Australian Family law deals with child custody through the Family Court, the Federal Circuit Court, and occasionally the Local Court. All of these courts deal with parental responsibility, child custody, along with financial and other arrangements for the child. However, since these cases step into legal grounds, you must reach out to an experienced and well-reputed custody lawyer to represent your case and navigate any legal complications.

Children are sometimes the only reason some marriages continue for years. In fact, in many cases, they are also the only link between the parents after their divorce or separation. 

However, before we proceed to the intricacies of child custody cases, the first step is to consider any emergency signs in the marriage, specifically risks of violence or abuse. If you are in an abusive marriage or household, it is crucial that you contact the relevant authorities immediately. Moreover, if your children are also at risk, we can offer legal guidance and go over your options to protect them. It involves going over the relevant types of orders and the use of services such as childcare services. While many divorces don’t necessarily stem from abuse, the increased conflict and legal complications can often lead to it. 

Family Law Consultation with a Custody Lawyer

Separation or divorce will occur after one or both spouses believe that the damage in their marriage is irreparable. There are laws surrounding family relationships, separation, child custody, and divorce. However, it can be difficult to keep up with the legal intricacies of different laws, especially at an emotionally vulnerable time like this.

At United Legal, your custody lawyer will provide comprehensive advice to you in relation to all relevant matters that we must address in light of a pending or actual separation. In many cases, separation can trigger the need to address and resolve the following – 

  • Division of property and liabilities
  • Living and financial arrangements for any children of the marriage
  • Getting a divorce
  • Applying for and obtaining child-support payments for any children of the marriage
  • Amending your will

These are some of the crucial steps that a custody lawyer will also go over with you. 

Also Read: Property Settlement Mediation: Separation & Divorce

Financial & Living Arrangements for Children

For separating couples with children, they need to consider the sensitivity of the ongoing living arrangements of their children. Other than that, there are also emotional factors involved that will need to be addressed. Once you reach an agreement in relation to where the children will live and how much time they’ll spend with each parent, you can discuss it with your custody lawyers to move on to the next legal step.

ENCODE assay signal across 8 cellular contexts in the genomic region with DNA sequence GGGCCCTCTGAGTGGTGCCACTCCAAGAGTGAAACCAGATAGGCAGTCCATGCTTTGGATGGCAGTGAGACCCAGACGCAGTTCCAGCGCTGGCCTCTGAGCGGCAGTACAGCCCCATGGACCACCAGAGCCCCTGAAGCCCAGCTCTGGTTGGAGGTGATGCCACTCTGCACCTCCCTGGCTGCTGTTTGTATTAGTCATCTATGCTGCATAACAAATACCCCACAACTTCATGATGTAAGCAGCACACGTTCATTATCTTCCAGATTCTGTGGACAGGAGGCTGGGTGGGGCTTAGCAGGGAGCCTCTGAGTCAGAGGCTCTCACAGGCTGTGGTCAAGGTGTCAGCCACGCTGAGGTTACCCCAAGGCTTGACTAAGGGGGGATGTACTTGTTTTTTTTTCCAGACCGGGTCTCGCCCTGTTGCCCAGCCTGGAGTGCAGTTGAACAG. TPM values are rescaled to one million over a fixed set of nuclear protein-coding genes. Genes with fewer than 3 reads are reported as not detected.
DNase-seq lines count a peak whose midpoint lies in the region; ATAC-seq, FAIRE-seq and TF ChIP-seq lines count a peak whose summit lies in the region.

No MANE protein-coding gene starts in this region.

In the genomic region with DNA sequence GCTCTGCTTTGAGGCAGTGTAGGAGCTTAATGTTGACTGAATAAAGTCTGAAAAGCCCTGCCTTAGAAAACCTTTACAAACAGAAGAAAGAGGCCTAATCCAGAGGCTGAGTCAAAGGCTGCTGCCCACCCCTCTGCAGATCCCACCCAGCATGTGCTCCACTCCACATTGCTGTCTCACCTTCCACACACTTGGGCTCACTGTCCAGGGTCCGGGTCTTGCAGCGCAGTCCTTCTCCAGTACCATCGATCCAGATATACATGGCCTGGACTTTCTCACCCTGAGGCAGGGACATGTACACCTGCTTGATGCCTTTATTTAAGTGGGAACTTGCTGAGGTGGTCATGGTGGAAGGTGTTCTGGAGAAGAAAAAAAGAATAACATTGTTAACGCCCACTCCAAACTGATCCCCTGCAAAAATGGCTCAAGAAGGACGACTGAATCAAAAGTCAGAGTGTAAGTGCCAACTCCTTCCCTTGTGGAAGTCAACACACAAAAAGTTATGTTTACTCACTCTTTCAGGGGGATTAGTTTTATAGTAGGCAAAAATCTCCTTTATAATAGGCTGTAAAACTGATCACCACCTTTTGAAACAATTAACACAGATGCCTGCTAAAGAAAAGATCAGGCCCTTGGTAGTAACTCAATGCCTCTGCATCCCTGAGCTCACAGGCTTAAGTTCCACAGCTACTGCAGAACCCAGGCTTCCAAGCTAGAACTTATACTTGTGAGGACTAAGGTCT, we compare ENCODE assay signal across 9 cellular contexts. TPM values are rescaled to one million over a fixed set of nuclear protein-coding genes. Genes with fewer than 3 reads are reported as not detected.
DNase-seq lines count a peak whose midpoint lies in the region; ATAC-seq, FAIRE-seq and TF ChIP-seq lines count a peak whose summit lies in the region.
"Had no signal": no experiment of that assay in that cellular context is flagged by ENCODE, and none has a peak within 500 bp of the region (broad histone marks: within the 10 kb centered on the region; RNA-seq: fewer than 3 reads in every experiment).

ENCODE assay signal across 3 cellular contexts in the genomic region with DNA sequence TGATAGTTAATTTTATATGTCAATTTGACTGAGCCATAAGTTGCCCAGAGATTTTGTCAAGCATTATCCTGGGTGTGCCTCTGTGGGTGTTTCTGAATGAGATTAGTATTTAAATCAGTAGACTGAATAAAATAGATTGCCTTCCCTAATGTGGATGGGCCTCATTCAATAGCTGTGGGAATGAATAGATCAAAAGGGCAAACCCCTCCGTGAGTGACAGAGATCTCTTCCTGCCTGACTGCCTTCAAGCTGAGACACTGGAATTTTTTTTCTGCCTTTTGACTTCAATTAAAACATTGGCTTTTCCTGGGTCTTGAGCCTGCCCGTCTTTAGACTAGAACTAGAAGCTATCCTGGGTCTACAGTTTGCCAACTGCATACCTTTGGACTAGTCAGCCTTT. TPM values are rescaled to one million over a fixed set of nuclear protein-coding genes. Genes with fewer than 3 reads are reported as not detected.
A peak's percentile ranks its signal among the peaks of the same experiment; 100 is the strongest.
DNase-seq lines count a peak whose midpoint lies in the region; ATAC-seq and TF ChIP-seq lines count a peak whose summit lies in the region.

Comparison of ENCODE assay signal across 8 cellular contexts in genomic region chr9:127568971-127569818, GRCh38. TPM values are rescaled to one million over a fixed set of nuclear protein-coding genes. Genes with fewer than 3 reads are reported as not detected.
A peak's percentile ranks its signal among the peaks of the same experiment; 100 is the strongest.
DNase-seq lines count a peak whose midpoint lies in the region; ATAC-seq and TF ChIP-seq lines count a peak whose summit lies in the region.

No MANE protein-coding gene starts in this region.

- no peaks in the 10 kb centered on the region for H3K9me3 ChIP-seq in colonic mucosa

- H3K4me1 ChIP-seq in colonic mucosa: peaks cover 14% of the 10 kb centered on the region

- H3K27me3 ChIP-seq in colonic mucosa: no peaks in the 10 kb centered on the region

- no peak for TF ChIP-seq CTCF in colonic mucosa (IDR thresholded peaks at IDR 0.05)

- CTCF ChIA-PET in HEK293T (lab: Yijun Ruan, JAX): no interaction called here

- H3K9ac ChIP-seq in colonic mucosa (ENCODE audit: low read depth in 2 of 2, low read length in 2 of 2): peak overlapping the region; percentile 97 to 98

However, it is important to note that mutual agreements with a mediator, if necessary, are usually the most amicable way to approach such situations. It reduces unnecessary conflicts and legal complications that may arise in Court. 

Once there is a mutual agreement, you can file Family Court Consent Orders.

Sole Custody of Children in Australia

The legal term ‘custody’ of children falls under ‘parental responsibility’ in the Australian family law system. The two parents of the child share the ‘parental responsibility’ unless a Court orders otherwise. However, many separating parents seek ‘sole parenting’ or ‘sole custody’ orders from the court to restrain access to the other parent. 

The concept of parental responsibility in Australia exists in ‘Division 2 – Parental responsibility of the Act. Section 61B defines the term as having all the duties, powers, and authority according to the law that parents have in relation to their children. It includes but isn’t limited to –

  • Making decisions about the child’s religion, education, and upbringing
  • Taking any necessary disciplinary or other measures for the child
  • Consent in the child’s adoption
  • Applying for a visa, passport or other formalities for the child
  • Representing any legal proceedings on behalf of the child

Equal Parental Responsibility for Both Parents

It is technically a legal presumption that both parents will share equal shared parental responsibility for any and all children under the age of 18. Hence, when the Court grants a parenting order, the Court must act subject to the presumption that the shared responsibility is in the best interest of the child.

Section 60CC offers extensive directions to the court regarding what matters need the Court considers when determining the child’s best interest. At the same time, the presumption of shared responsibility can often be rebuttable. It implies that with sufficient evidence of one parent projecting irresponsible or harmful behaviour towards the child or their spouse, the Court, under Section 60CG, may refuse to recognise their shared responsibility when making parenting orders.